Oakland Landlord Beefs with City, Calls for 'No More Homeless Camps,' with Halloween Decorations



Last December, Oakland landlord Gene Gorelik moved to evict the single remaining tenant in a small apartment building by Lake Merritt that he had recently purchased. Simultaneously, he hung a pro-Trump billboard on the property and surrounded it with barbed wire and floodlights.

Then, Gorelik allegedly changed the locks, turned off the power, and demolished the part of the building where Jahahara Alkebulan-Ma’at, the tenant, was living.

In response, Alkebulan-Ma’at and Oakland City Attorney Barbara Parker sued Gorelik for harassment and for violating the city's Tenant Protection Ordinance.

Gorelik, however, doesn't appear to be cowed.

For Halloween, he has tacked up new banners that state he's running for Oakland mayor in 2018. He's also calling for getting rid of the city's numerous homeless encampments, along with "criminals" and "corrupt politicians."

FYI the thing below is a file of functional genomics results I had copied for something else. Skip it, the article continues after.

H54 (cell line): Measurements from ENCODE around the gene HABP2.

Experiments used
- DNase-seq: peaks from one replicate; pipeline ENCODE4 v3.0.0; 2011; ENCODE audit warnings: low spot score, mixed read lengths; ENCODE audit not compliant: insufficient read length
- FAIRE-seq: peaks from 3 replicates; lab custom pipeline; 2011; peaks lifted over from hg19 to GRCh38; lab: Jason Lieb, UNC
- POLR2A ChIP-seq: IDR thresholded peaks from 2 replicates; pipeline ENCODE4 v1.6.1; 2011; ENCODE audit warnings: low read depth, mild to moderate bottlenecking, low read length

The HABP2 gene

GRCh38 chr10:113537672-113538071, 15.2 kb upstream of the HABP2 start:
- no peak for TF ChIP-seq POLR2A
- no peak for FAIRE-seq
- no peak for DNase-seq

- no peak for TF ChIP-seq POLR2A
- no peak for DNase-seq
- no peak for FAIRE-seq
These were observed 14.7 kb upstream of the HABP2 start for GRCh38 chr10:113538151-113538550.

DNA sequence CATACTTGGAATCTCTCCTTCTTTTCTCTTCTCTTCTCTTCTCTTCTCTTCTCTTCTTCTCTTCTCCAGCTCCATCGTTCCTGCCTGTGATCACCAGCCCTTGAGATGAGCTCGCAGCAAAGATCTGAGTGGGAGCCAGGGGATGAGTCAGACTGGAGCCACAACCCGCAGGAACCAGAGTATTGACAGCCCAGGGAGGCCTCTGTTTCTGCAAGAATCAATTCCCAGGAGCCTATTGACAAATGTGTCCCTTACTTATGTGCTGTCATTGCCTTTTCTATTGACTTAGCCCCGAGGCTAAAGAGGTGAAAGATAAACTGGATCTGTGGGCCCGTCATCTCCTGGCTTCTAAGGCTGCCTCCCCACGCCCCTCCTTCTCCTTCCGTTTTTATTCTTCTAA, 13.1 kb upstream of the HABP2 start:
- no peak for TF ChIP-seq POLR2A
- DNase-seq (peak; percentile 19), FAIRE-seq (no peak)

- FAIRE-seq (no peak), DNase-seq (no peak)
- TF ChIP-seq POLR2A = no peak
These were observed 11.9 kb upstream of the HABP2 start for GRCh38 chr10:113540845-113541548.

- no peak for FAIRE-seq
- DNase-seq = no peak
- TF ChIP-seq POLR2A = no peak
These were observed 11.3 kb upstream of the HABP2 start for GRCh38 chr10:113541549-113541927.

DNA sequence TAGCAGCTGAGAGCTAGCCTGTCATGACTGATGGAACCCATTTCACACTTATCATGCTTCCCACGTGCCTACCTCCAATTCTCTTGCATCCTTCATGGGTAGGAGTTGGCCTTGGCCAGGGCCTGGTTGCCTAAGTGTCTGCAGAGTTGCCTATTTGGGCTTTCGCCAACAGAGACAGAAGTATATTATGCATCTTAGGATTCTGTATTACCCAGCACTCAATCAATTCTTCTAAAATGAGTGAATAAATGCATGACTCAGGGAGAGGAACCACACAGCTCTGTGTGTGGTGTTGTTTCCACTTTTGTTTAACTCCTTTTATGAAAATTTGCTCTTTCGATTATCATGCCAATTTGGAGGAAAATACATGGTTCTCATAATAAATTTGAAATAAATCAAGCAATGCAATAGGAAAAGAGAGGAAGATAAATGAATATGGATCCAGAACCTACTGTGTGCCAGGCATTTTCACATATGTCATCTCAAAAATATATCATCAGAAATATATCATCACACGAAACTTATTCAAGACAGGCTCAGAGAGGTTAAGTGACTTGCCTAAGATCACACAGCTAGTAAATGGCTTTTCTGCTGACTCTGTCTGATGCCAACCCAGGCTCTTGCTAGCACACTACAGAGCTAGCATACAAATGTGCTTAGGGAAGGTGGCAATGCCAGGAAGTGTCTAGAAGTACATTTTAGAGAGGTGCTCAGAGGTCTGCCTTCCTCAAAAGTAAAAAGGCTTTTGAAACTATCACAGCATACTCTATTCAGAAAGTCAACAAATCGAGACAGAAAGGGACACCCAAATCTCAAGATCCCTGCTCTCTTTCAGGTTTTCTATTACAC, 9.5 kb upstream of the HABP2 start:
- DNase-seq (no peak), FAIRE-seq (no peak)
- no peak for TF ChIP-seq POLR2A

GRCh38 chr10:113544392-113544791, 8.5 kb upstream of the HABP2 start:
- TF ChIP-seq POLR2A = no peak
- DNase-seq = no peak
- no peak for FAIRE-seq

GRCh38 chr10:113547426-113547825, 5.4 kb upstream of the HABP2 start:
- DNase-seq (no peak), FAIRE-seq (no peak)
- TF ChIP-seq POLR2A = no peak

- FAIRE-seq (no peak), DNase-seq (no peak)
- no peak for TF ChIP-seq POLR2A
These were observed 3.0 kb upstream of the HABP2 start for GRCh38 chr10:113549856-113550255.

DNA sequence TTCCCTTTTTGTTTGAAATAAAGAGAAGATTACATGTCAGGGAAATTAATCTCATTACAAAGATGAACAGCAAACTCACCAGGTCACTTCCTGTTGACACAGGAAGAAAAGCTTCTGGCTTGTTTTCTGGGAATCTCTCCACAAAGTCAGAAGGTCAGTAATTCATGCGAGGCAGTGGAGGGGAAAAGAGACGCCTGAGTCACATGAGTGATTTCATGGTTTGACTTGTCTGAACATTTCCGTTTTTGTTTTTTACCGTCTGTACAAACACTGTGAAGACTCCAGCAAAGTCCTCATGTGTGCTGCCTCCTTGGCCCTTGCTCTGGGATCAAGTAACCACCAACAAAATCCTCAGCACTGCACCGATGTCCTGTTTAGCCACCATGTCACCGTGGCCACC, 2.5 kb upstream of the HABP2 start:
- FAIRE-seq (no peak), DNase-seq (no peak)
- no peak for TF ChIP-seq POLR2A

The nickname he's assigned himself: Mean Gene.

And he's using a Trumpian slogan: "Make Oakland Great Again."

Alkebulan-Ma'at outside his former-home last year.
  • Alkebulan-Ma'at outside his former-home last year.
The Express attempted to contact Gorelik to see if the banners are a prank or if he's serious about running for mayor, but the Bay Property Group, a real estate investment and management company that employed Gorelik last year when he purchased the apartment building, responded in an email that Gorelik is no longer employed there.

"We have an exploratory committee looking into 2018 Mayoral possibilities," Gorelik wrote in a brief email.

Earlier this year, in a mailer sent to numerous Oakland residents, Gorelik used a phrase uttered by Hillary Clinton during the 2016 presidential campaign, criticizing Oakland's housing policies as a "basket of deplorables." The postcard also depicted tenant attorneys as blood-sucking ticks.

Records show that both lawsuits against Gorelik are still pending in Alameda County Superior Court.

This story was updated October 31 at 9:50 a.m. with a quote from Eugene Gorelik.